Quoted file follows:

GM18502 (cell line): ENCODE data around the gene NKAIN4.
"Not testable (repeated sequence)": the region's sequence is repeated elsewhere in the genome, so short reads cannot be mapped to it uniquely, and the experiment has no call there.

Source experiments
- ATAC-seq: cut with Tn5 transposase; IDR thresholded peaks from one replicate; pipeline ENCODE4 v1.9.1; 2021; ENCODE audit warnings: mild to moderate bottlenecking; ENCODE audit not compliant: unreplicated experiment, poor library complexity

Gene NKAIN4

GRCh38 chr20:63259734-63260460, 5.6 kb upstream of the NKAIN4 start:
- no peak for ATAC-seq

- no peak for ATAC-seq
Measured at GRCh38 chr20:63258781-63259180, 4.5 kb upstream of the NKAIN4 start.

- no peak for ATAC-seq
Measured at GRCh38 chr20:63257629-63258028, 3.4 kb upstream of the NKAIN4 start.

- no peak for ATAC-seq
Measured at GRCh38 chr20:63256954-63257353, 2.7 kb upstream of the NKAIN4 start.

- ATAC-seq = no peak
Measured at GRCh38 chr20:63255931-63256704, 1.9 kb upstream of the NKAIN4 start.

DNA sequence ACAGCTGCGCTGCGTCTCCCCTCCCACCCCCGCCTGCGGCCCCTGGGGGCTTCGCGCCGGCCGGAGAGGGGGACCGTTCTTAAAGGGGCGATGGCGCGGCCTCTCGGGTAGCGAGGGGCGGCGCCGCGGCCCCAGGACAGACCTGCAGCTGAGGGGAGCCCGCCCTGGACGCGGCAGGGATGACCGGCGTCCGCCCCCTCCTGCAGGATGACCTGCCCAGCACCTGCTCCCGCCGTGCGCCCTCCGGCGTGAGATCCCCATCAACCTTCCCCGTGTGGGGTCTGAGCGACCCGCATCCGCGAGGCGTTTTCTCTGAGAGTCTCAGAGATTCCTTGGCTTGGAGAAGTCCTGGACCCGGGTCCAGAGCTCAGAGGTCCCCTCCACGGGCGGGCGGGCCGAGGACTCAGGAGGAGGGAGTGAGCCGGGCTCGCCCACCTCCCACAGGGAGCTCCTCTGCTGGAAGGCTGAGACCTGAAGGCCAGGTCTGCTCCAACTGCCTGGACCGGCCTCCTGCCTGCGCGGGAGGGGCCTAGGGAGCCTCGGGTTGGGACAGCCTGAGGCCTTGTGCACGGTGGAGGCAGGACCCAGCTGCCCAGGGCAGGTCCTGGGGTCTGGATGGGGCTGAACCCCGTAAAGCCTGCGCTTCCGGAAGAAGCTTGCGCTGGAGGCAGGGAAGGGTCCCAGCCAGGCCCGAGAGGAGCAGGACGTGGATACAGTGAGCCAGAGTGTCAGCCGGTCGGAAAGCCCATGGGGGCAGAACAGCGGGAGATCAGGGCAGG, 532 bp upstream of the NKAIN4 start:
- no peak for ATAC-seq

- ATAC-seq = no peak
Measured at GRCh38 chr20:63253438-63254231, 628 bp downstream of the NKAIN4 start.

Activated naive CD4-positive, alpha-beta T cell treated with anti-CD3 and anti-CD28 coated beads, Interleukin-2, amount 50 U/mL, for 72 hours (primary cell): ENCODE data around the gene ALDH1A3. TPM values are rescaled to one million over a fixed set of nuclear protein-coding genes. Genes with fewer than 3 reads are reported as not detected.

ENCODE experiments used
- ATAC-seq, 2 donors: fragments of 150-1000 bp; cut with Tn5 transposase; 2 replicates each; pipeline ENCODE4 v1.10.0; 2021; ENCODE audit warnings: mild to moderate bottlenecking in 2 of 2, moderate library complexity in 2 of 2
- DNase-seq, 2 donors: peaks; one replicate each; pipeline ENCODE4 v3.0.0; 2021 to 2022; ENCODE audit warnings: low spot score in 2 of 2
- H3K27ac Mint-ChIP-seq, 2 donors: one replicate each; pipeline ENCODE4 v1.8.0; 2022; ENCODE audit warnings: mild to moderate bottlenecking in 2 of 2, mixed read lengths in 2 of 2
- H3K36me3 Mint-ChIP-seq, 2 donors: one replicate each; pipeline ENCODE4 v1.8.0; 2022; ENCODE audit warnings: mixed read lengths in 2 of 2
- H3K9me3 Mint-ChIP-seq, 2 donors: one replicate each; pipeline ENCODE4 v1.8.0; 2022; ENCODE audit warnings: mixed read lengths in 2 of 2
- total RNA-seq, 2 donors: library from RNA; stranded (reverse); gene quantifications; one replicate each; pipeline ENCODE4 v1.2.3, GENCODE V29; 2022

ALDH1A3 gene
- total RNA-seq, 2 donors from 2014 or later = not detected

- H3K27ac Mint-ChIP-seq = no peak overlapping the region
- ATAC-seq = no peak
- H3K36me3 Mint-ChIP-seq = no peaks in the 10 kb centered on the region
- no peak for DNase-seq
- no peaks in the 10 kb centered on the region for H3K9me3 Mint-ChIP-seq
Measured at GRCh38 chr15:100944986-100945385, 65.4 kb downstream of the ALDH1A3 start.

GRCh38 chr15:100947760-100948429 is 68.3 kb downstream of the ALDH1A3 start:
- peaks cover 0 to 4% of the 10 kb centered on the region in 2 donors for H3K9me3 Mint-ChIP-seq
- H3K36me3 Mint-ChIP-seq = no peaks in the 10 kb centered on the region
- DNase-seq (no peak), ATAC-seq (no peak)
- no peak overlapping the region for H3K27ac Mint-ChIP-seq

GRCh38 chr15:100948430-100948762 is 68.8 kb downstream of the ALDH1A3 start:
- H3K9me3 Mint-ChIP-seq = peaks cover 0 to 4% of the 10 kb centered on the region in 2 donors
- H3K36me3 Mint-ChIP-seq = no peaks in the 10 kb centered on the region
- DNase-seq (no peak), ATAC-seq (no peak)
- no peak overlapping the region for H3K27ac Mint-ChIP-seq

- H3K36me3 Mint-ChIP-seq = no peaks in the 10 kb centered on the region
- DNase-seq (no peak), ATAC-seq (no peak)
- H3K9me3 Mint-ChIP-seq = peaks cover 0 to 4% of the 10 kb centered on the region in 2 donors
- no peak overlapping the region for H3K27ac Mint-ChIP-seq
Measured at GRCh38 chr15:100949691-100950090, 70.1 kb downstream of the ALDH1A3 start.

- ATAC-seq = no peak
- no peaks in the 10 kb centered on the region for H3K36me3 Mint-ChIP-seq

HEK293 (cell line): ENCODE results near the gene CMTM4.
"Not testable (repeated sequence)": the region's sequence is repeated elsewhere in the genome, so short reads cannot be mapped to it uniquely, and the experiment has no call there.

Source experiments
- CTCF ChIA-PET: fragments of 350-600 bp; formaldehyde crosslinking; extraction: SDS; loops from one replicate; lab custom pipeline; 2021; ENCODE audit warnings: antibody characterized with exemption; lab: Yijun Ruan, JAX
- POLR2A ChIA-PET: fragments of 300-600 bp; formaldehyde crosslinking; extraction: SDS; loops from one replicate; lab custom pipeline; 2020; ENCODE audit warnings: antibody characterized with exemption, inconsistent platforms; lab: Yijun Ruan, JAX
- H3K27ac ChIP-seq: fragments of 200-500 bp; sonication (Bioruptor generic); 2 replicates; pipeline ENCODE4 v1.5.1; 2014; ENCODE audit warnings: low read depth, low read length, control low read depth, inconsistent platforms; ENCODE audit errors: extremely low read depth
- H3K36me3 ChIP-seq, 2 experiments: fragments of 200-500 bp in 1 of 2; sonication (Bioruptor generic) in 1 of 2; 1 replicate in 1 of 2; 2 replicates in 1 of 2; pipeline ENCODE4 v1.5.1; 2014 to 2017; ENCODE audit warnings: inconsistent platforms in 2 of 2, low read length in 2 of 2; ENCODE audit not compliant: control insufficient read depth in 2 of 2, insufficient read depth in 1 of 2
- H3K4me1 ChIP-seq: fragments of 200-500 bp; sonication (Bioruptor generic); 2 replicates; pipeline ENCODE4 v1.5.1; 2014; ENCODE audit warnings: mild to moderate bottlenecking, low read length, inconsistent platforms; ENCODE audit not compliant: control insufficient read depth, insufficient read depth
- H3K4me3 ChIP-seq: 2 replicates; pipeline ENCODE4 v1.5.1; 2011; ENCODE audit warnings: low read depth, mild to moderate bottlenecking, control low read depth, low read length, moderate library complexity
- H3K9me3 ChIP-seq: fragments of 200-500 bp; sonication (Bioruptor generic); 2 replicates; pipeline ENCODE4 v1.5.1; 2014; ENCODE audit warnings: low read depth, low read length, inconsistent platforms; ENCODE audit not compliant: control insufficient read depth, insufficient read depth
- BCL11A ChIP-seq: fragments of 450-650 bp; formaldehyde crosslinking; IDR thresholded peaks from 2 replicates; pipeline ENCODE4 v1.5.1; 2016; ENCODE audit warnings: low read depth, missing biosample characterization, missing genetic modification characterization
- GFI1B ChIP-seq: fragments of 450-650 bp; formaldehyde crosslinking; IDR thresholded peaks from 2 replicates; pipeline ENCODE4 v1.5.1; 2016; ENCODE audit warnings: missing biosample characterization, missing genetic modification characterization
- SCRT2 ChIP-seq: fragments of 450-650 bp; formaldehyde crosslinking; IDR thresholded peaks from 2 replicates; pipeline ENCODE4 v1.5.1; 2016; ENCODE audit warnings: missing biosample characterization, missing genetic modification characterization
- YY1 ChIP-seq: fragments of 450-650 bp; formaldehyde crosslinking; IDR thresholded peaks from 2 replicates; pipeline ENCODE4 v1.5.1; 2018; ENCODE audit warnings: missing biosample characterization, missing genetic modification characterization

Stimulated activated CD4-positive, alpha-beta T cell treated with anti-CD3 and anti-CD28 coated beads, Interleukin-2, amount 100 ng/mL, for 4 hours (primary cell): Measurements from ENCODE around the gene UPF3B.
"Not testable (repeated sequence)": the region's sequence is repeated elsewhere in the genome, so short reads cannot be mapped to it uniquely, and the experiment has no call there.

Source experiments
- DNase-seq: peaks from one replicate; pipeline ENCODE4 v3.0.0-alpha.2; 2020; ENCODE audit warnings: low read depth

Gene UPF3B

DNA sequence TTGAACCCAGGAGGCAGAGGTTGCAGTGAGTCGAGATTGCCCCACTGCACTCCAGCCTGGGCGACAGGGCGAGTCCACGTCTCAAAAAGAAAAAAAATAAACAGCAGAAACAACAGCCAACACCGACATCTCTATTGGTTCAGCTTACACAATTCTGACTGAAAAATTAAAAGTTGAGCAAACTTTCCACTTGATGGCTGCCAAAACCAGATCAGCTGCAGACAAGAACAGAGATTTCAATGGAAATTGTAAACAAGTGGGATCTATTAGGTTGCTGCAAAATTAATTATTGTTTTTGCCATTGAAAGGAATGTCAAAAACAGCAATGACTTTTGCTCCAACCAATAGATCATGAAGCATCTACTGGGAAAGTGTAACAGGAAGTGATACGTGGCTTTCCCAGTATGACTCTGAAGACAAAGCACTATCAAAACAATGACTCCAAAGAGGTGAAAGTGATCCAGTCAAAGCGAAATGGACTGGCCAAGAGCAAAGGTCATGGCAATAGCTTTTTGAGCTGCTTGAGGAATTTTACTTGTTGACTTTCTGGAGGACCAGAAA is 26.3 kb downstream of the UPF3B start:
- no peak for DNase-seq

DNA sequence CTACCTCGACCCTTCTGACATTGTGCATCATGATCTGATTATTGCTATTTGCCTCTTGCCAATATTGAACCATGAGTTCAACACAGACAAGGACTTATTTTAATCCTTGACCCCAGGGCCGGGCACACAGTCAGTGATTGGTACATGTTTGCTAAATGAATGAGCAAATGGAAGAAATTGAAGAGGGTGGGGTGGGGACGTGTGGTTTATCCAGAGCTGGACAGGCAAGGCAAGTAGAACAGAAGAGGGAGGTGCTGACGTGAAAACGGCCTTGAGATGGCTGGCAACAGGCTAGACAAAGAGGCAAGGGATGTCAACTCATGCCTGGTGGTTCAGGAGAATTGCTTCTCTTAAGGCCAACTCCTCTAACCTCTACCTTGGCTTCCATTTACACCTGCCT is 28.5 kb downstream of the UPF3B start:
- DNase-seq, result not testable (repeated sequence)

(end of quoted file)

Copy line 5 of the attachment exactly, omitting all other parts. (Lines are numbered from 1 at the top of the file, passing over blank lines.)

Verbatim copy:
Gene NKAIN4